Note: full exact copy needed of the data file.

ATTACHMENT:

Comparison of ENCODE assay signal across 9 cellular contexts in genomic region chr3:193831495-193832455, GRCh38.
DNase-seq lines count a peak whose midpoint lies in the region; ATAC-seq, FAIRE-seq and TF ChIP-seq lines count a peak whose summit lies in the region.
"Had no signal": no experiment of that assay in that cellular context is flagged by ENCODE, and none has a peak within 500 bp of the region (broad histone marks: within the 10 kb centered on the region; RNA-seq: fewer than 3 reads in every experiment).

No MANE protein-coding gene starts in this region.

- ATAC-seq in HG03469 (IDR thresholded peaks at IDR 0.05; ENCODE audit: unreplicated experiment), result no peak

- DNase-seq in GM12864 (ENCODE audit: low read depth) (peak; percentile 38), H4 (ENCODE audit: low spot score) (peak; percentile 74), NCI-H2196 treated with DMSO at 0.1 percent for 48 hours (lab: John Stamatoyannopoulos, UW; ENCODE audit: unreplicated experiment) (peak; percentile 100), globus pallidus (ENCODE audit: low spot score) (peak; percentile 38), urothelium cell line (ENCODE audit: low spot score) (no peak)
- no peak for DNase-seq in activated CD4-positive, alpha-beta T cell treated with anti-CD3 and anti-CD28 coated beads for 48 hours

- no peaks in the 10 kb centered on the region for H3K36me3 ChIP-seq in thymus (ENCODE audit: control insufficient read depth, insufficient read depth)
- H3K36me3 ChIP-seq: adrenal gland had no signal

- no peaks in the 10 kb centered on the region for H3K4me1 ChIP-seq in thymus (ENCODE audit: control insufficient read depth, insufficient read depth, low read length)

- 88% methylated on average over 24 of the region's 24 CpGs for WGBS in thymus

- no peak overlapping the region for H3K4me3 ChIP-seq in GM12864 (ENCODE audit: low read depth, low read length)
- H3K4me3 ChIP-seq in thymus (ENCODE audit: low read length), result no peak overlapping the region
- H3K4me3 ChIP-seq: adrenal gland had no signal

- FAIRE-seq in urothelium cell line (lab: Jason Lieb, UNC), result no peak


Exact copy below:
Comparison of ENCODE assay signal across 9 cellular contexts in genomic region chr3:193831495-193832455, GRCh38.
DNase-seq lines count a peak whose midpoint lies in the region; ATAC-seq, FAIRE-seq and TF ChIP-seq lines count a peak whose summit lies in the region.
"Had no signal": no experiment of that assay in that cellular context is flagged by ENCODE, and none has a peak within 500 bp of the region (broad histone marks: within the 10 kb centered on the region; RNA-seq: fewer than 3 reads in every experiment).

No MANE protein-coding gene starts in this region.

- ATAC-seq in HG03469 (IDR thresholded peaks at IDR 0.05; ENCODE audit: unreplicated experiment), result no peak

- DNase-seq in GM12864 (ENCODE audit: low read depth) (peak; percentile 38), H4 (ENCODE audit: low spot score) (peak; percentile 74), NCI-H2196 treated with DMSO at 0.1 percent for 48 hours (lab: John Stamatoyannopoulos, UW; ENCODE audit: unreplicated experiment) (peak; percentile 100), globus pallidus (ENCODE audit: low spot score) (peak; percentile 38), urothelium cell line (ENCODE audit: low spot score) (no peak)
- no peak for DNase-seq in activated CD4-positive, alpha-beta T cell treated with anti-CD3 and anti-CD28 coated beads for 48 hours

- no peaks in the 10 kb centered on the region for H3K36me3 ChIP-seq in thymus (ENCODE audit: control insufficient read depth, insufficient read depth)
- H3K36me3 ChIP-seq: adrenal gland had no signal

- no peaks in the 10 kb centered on the region for H3K4me1 ChIP-seq in thymus (ENCODE audit: control insufficient read depth, insufficient read depth, low read length)

- 88% methylated on average over 24 of the region's 24 CpGs for WGBS in thymus

- no peak overlapping the region for H3K4me3 ChIP-seq in GM12864 (ENCODE audit: low read depth, low read length)
- H3K4me3 ChIP-seq in thymus (ENCODE audit: low read length), result no peak overlapping the region
- H3K4me3 ChIP-seq: adrenal gland had no signal

- FAIRE-seq in urothelium cell line (lab: Jason Lieb, UNC), result no peak